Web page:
Continuing my revisiting of earlier blogs, this one about how I earned my living before retiring so I could write full-time.
Chuck Griffin, the protagonist of my novel, Last of the Annamese, is a professional in the business of collecting and analyzing information from all sources about the North Vietnamese. He uses data from signals intelligence, aerial photography, interrogation reports, captured documents, human intelligence (spying), and even transcripts from the Liberation News Agency, the propaganda organ of the North Vietnamese, to determine what the enemy is up to. And he has the rare gift of being able to forecast what’s going to happen next.
Chuck’s profession is based on my own experience. I, too, was a professional. Most of my career I worked only with signals intelligence, but when I was supporting the troops on the ground in Vietnam and when I was working at Military Assistance Command, Vietnam (MACV), I was, by necessity, an all-source analyst. Like Chuck, I had the gift.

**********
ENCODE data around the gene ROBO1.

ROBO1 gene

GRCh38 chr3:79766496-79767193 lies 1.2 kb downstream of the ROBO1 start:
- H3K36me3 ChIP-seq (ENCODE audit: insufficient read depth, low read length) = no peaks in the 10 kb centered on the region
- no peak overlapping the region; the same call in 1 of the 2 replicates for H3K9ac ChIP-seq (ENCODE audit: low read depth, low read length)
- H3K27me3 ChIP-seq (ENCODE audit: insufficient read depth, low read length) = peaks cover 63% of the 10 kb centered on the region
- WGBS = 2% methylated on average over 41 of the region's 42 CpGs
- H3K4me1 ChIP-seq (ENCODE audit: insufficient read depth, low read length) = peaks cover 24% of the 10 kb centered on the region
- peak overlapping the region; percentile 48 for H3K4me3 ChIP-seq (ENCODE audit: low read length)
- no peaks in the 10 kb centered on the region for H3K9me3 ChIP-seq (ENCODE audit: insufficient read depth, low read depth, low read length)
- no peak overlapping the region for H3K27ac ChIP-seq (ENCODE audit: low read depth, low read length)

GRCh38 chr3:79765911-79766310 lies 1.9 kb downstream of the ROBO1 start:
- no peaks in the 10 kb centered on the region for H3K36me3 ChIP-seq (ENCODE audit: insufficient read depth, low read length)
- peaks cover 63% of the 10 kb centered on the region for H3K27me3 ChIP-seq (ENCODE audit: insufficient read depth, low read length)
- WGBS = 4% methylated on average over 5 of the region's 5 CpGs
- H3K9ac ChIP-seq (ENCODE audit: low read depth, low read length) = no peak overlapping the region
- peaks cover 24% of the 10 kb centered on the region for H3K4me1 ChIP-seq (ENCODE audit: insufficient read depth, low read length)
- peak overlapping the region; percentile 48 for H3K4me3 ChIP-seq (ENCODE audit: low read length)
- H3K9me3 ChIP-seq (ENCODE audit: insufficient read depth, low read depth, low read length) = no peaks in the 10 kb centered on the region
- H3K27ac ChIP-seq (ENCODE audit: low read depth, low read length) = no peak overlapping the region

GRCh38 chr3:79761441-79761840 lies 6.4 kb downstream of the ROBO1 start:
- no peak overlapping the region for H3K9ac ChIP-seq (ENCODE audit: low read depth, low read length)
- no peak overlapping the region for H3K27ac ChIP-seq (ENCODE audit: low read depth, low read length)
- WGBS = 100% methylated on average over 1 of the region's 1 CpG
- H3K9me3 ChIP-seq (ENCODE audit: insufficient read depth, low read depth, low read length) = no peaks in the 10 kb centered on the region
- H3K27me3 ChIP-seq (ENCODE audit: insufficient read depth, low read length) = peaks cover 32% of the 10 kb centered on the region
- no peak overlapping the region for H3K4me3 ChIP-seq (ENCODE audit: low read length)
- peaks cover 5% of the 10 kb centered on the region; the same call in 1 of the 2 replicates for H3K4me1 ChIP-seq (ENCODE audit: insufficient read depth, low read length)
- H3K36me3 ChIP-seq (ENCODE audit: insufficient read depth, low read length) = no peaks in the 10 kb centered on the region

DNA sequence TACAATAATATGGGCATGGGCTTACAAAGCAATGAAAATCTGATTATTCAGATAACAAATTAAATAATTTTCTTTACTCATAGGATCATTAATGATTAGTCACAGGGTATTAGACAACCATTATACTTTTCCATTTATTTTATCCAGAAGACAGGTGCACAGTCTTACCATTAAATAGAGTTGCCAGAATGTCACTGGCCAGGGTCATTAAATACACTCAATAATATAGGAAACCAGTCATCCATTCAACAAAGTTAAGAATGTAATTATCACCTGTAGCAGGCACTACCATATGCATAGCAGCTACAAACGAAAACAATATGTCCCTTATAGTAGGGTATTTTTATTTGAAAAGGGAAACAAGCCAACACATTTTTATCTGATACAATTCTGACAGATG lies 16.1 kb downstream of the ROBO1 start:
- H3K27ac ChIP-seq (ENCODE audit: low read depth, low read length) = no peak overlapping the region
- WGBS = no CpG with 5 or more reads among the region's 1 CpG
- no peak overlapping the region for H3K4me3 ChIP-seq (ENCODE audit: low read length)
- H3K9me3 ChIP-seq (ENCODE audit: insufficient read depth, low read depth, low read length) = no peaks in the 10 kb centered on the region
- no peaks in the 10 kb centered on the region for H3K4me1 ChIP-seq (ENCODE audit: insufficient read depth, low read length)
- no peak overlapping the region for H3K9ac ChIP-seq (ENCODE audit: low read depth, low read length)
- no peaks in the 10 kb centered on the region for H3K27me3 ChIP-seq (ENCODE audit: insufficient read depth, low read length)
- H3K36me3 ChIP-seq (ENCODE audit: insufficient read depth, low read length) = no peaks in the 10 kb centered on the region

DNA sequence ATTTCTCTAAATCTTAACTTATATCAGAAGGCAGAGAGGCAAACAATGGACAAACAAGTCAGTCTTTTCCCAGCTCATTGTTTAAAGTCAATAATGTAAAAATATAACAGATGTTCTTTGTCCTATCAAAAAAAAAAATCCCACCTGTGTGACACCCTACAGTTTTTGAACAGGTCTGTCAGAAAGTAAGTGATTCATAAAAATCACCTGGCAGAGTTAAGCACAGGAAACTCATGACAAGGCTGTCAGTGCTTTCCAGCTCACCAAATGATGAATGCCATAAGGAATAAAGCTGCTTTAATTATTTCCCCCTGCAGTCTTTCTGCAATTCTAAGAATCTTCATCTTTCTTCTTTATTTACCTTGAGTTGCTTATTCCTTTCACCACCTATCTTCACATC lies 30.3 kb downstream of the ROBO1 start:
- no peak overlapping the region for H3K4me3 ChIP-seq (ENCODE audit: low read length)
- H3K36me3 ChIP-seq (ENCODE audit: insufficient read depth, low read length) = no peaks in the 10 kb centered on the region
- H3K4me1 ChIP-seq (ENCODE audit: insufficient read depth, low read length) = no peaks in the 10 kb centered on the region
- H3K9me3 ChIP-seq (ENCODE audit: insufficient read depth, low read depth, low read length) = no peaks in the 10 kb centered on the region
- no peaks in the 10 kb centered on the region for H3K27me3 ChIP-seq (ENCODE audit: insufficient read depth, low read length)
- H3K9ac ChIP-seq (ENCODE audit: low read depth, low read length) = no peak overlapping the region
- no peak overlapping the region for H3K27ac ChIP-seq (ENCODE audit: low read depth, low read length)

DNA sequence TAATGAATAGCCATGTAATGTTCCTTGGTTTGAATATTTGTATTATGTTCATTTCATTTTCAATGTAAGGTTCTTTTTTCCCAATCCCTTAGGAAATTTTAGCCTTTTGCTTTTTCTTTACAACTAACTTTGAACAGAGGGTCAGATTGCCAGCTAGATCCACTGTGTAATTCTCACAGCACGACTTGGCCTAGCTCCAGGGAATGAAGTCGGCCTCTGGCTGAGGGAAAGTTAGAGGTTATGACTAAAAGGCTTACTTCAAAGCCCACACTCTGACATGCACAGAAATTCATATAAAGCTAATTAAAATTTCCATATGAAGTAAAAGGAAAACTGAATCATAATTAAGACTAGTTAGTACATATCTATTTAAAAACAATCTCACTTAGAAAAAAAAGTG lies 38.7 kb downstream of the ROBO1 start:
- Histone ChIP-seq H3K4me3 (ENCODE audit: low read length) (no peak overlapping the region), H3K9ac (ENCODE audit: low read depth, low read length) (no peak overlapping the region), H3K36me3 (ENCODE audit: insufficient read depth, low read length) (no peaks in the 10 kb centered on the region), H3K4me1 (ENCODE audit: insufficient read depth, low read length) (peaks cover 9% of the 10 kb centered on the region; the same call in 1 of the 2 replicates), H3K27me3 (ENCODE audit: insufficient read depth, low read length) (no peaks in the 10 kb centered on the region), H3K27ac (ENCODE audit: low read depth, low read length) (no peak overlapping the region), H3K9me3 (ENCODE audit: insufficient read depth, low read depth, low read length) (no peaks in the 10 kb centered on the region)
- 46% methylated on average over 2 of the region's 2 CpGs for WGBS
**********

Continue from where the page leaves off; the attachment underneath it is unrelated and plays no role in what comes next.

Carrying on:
But I’ve discovered over the years that many Americans view intelligence with suspicion. They believe there’s something sneaky about it, and they distrust those engaged in it.
They’re right that intelligence is a sneaky enterprise. It has to be. If the target knows of efforts to collect information about him, he can usually put a stop to it. So the sources and methods of intelligence must remain secret, or intelligence will not succeed.
So many Americans cite intelligence failures. It’s an imperfect discipline and not always successful. But I posit that for every failure one can name, there are literally hundreds of spectacular successes about which the public knows nothing because sources and methods must remain secret.
To me, intelligence is an honorable profession. Its purpose is to uncover and reveal the truth. I take great—and to me completely justified—pride in the work I did in Vietnam. I saved many lives by discovering what the enemy was up to. I could have saved many more had the decision-makers listened to me when I warned them about what was about to happen. I called that the Cassandra Effect and have written about it elsewhere in this blog.
So I plead with Americans to honor spies who risk everything, even their lives, to provide the truth to our leaders. And I ask our leaders to listen to their intelligence experts before they act. I worry that our current president may court disaster by ignoring his intelligence professionals and sabotaging the U.S. intelligence agencies. But we have no way of knowing because all intelligence work is secret.